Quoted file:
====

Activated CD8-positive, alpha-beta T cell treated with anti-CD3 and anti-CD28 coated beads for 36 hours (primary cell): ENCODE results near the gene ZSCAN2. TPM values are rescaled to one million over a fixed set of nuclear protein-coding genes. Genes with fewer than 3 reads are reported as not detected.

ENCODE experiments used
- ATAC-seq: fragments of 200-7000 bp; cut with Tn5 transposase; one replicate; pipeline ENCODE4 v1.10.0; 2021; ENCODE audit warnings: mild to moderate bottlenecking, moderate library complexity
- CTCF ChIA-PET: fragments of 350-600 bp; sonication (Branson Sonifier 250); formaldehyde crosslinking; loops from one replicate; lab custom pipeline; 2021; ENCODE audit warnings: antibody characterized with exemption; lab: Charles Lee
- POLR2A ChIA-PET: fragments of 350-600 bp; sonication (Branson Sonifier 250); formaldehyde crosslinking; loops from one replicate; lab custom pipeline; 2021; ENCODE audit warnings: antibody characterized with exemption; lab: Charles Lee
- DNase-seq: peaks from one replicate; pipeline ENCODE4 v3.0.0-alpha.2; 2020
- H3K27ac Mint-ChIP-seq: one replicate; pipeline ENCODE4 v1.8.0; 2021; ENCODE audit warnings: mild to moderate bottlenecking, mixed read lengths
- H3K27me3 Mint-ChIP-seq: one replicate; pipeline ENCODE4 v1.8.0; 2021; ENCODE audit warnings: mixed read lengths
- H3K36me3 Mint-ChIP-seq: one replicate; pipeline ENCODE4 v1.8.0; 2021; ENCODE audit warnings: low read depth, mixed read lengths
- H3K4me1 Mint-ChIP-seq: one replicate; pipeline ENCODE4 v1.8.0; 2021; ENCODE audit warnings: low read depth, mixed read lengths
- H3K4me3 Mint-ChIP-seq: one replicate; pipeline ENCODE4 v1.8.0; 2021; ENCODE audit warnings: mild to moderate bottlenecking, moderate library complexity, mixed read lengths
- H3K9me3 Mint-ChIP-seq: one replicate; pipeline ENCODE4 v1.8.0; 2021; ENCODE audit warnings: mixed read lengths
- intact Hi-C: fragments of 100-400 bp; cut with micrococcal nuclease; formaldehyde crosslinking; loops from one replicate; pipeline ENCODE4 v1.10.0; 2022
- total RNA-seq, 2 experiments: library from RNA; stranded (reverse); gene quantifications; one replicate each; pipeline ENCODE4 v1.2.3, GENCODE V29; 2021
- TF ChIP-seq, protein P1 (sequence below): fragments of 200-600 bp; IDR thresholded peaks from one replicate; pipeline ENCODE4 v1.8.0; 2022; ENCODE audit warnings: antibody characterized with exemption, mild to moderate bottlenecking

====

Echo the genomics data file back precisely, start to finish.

Activated CD8-positive, alpha-beta T cell treated with anti-CD3 and anti-CD28 coated beads for 36 hours (primary cell): ENCODE results near the gene ZSCAN2. TPM values are rescaled to one million over a fixed set of nuclear protein-coding genes. Genes with fewer than 3 reads are reported as not detected.

ENCODE experiments used
- ATAC-seq: fragments of 200-7000 bp; cut with Tn5 transposase; one replicate; pipeline ENCODE4 v1.10.0; 2021; ENCODE audit warnings: mild to moderate bottlenecking, moderate library complexity
- CTCF ChIA-PET: fragments of 350-600 bp; sonication (Branson Sonifier 250); formaldehyde crosslinking; loops from one replicate; lab custom pipeline; 2021; ENCODE audit warnings: antibody characterized with exemption; lab: Charles Lee
- POLR2A ChIA-PET: fragments of 350-600 bp; sonication (Branson Sonifier 250); formaldehyde crosslinking; loops from one replicate; lab custom pipeline; 2021; ENCODE audit warnings: antibody characterized with exemption; lab: Charles Lee
- DNase-seq: peaks from one replicate; pipeline ENCODE4 v3.0.0-alpha.2; 2020
- H3K27ac Mint-ChIP-seq: one replicate; pipeline ENCODE4 v1.8.0; 2021; ENCODE audit warnings: mild to moderate bottlenecking, mixed read lengths
- H3K27me3 Mint-ChIP-seq: one replicate; pipeline ENCODE4 v1.8.0; 2021; ENCODE audit warnings: mixed read lengths
- H3K36me3 Mint-ChIP-seq: one replicate; pipeline ENCODE4 v1.8.0; 2021; ENCODE audit warnings: low read depth, mixed read lengths
- H3K4me1 Mint-ChIP-seq: one replicate; pipeline ENCODE4 v1.8.0; 2021; ENCODE audit warnings: low read depth, mixed read lengths
- H3K4me3 Mint-ChIP-seq: one replicate; pipeline ENCODE4 v1.8.0; 2021; ENCODE audit warnings: mild to moderate bottlenecking, moderate library complexity, mixed read lengths
- H3K9me3 Mint-ChIP-seq: one replicate; pipeline ENCODE4 v1.8.0; 2021; ENCODE audit warnings: mixed read lengths
- intact Hi-C: fragments of 100-400 bp; cut with micrococcal nuclease; formaldehyde crosslinking; loops from one replicate; pipeline ENCODE4 v1.10.0; 2022
- total RNA-seq, 2 experiments: library from RNA; stranded (reverse); gene quantifications; one replicate each; pipeline ENCODE4 v1.2.3, GENCODE V29; 2021
- TF ChIP-seq, protein P1 (sequence below): fragments of 200-600 bp; IDR thresholded peaks from one replicate; pipeline ENCODE4 v1.8.0; 2022; ENCODE audit warnings: antibody characterized with exemption, mild to moderate bottlenecking